Date of this Version
An increasing realization of the importance of preventing or controlling soil erosion has resulted in numerous scientific investigations. Some of these are concerned with soil characteristics which promote or retard erosivity (Middleton, '30; Middleton et al., '34; Lutz, '34; and Bouyoucos, '35). Many have to do with engineering methods of reducing soil wastage (Bates and Zeasman, '30; Ramser, '30; Roe, '33; and Bartel, '35). But perhaps most were planned to discover the effects of plants in protecting and binding the soil, reducing runoff, and consequent loss of soil and subsoil (Sampson and Weyl, '18; Duley and Miller, '23; Lowdermilk, '30; Forsling, '31; Miller and Krusekopf, '32; Bennett, '34; and Uhland, '35). Since a plant cover, either natural or cultural, is the main single controllable factor in erosion, an exact understanding of its effects is of extreme importance.
So far as the writers are aware, no attempt has been made to ascertain the rate of erosion of soil protected by both tops and roots of plants, or by underground plant parts alone, as compared with similar soil free from living plants.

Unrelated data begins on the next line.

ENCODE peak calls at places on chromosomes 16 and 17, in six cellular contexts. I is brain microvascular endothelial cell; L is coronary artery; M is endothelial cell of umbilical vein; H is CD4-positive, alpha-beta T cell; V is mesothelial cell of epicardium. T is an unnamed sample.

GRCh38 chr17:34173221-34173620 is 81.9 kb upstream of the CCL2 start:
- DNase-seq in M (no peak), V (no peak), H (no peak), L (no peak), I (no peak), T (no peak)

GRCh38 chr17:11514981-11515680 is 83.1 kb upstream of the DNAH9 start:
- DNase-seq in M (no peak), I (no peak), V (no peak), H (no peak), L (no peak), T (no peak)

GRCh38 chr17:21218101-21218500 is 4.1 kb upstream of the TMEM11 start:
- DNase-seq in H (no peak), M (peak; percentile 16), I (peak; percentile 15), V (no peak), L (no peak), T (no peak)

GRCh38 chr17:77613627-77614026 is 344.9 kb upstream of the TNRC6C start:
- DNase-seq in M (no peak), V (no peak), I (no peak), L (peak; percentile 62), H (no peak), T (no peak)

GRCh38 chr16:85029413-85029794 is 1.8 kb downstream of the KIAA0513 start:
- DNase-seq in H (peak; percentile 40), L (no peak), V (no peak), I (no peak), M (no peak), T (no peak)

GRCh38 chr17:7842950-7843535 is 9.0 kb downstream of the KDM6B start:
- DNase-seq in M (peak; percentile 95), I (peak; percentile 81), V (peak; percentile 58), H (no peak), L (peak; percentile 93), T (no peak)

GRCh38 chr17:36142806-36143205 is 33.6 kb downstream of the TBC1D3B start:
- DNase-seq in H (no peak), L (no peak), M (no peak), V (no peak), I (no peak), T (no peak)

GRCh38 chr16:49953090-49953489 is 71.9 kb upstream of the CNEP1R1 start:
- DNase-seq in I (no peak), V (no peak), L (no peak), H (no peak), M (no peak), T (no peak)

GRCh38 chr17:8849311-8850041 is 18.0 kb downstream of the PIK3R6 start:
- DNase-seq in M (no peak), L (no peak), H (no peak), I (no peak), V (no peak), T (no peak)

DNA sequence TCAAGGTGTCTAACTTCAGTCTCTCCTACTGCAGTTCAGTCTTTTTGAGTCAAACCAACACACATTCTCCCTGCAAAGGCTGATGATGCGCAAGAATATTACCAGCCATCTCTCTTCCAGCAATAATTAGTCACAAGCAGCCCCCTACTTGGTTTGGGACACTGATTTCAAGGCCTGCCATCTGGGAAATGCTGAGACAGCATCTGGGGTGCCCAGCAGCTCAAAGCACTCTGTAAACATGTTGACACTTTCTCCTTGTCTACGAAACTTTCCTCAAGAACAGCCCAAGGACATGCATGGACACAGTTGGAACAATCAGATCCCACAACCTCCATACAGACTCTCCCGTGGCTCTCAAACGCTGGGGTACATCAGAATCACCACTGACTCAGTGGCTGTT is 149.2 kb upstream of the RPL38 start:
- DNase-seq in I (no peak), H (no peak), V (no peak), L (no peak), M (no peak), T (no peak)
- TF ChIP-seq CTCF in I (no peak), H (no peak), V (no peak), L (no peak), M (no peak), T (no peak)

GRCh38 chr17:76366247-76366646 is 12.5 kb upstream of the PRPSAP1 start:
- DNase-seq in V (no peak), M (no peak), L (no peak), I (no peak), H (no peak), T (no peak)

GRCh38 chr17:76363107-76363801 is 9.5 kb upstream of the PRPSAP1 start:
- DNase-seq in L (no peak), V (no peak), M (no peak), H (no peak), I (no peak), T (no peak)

Aside from the purely scientific aspects of the problem, immediate practical applications are found in crop growing, range and pasture management, orcharding, and most industries where production of crops is concerned.
In agricultural practice the tops of alfalfa, clover, and other mowed crops are removed close to the ground one or more times each growing season. Wheat and other small cereals may be headed and the straw left standing; the straw may be burned to the ground, or bound and removed in harvesting and accumulated in threshing into a single pile. Pastures and ranges may be so well managed that a covering of 15 to 25 per cent of the forage remains to protect the soil even at the end of the growing season, or so closely grazed and trampled as to leave the soil almost bare. Cover crops mayor may not be used in orchards. Soil of gardens may be protected by dead plant remains, straw mulch, etc., or left bare and at the mercy of wind and water.
After a consideration of the problem of further analyzing the effects of plants, and the development of a successful method of attack (Weaver and Harmon, '35), the spring, summer, and fall of 1935 were devoted to this study.